Sociology, Department of


Date of this Version



Weinberg, Daniel H., John M. Abowd, Robert F. Belli, Noel Cressie, David C. Folch, Scott H. Holan, Margaret C. Levenstein, Kristen M. Olson, Jerome P. Reiter, Matthew D. Shapiro, Jolene Smyth, Leen-Kiat Soh, Bruce D. Spencer, Seth E. Spielman, Lars Vilhuber, Christopher K. Wikle. Advance access 2018. “Effects of a Government-Academic Partnership: Has the NSF-Census Bureau Research Network Helped Secure the Future of the Federal Statistical System.” Journal of Survey Statistics and Methodology.


Published by Oxford University Press on behalf of the American Association for Public Opinion Research 2018. This work is written by US Government employees and is in the public domain in the US.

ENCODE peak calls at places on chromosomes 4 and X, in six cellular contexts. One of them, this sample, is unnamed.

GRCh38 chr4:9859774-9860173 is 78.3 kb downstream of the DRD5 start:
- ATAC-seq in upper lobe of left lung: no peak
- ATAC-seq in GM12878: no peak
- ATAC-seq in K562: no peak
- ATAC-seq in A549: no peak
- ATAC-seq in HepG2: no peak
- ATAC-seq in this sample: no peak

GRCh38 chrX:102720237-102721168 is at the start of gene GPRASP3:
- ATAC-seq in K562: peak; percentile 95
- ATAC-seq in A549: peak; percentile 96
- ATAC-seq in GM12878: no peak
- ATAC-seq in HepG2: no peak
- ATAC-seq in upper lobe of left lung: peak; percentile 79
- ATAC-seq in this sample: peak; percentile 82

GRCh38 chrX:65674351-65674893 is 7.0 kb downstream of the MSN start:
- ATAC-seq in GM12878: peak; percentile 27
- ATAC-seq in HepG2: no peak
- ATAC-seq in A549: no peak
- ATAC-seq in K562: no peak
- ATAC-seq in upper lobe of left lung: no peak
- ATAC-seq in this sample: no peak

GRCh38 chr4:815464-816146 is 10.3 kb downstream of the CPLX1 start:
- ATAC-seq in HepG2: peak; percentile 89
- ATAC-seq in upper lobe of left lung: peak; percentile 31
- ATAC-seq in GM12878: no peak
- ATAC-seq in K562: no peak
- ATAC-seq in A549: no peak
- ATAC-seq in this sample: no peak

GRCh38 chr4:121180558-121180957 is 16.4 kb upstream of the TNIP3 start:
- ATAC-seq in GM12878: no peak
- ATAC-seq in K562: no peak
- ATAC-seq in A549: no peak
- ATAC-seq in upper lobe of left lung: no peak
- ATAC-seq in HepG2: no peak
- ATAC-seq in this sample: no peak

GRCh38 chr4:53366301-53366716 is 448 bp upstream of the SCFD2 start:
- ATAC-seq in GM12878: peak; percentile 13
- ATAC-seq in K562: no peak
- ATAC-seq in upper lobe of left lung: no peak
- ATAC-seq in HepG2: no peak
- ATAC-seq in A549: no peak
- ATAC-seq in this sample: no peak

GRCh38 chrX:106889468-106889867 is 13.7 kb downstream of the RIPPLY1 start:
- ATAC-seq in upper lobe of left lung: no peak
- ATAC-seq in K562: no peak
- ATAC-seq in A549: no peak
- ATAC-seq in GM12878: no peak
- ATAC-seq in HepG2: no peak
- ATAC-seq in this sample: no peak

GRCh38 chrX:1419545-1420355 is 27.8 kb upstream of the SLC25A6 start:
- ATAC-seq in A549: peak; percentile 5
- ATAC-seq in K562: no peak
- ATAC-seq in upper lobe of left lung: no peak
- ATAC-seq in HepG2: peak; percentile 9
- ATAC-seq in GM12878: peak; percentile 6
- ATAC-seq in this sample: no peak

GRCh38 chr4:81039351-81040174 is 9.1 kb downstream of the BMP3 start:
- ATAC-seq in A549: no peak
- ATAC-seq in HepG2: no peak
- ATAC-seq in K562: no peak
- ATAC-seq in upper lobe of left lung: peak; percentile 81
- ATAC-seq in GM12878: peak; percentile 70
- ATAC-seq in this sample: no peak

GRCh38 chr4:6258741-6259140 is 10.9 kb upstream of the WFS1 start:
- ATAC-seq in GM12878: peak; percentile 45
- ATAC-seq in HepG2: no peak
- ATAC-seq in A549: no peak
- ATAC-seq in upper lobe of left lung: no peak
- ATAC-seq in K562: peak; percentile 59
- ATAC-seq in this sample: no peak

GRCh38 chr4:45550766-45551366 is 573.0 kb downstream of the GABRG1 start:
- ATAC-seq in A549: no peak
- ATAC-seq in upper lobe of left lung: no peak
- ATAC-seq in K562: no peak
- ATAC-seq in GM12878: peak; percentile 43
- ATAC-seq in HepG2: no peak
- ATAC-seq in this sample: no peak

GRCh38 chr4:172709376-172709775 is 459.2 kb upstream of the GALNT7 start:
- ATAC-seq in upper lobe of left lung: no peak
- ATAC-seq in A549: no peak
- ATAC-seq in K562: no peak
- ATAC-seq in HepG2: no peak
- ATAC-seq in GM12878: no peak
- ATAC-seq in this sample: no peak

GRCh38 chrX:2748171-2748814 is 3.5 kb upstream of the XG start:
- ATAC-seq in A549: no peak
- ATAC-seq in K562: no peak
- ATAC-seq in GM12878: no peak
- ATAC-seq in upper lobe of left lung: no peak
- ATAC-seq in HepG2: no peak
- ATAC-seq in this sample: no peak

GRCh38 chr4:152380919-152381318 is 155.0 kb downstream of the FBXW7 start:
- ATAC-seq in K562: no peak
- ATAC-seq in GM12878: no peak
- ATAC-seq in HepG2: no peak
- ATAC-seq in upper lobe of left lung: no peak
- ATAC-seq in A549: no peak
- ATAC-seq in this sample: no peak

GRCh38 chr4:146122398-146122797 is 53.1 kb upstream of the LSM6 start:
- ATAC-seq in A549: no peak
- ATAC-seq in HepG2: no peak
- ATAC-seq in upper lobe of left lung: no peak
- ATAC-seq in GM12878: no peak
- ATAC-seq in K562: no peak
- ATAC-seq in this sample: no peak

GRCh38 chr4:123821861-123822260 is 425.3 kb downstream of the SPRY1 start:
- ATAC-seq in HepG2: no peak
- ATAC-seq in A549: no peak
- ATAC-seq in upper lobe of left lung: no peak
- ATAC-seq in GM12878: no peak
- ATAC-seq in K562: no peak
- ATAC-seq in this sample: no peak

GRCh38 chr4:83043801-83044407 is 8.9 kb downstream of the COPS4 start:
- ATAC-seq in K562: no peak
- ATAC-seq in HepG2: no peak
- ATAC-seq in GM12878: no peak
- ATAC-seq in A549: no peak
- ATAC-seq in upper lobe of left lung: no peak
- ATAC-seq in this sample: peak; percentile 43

The National Science Foundation-Census Bureau Research Network (NCRN) was established in 2011 to create interdisciplinary research nodes on methodological questions of interest and significance to the broader research community and to the Federal Statistical System (FSS), particularly to the Census Bureau. The activities to date have covered both fundamental and applied statistical research and have focused at least in part on the training of current and future generations of researchers in skills of relevance to surveys and alternative measurement of economic units, households, and persons. This article focuses on some of the key research findings of the eight nodes, organized into six topics: (1) improving census and survey data-quality and data collection methods; (2) using alternative sources of data; (3) protecting privacy and confidentiality by improving disclosure avoidance; (4) using spatial and spatio-temporal statistical modeling to improve estimates; (5) assessing data cost and data-quality tradeoffs; and (6) combining information from multiple sources. The article concludes with an evaluation of the ability of the FSS to apply the NCRN’s research outcomes, suggests some next steps, and discusses the implications of this research-network model for future federal government research initiatives.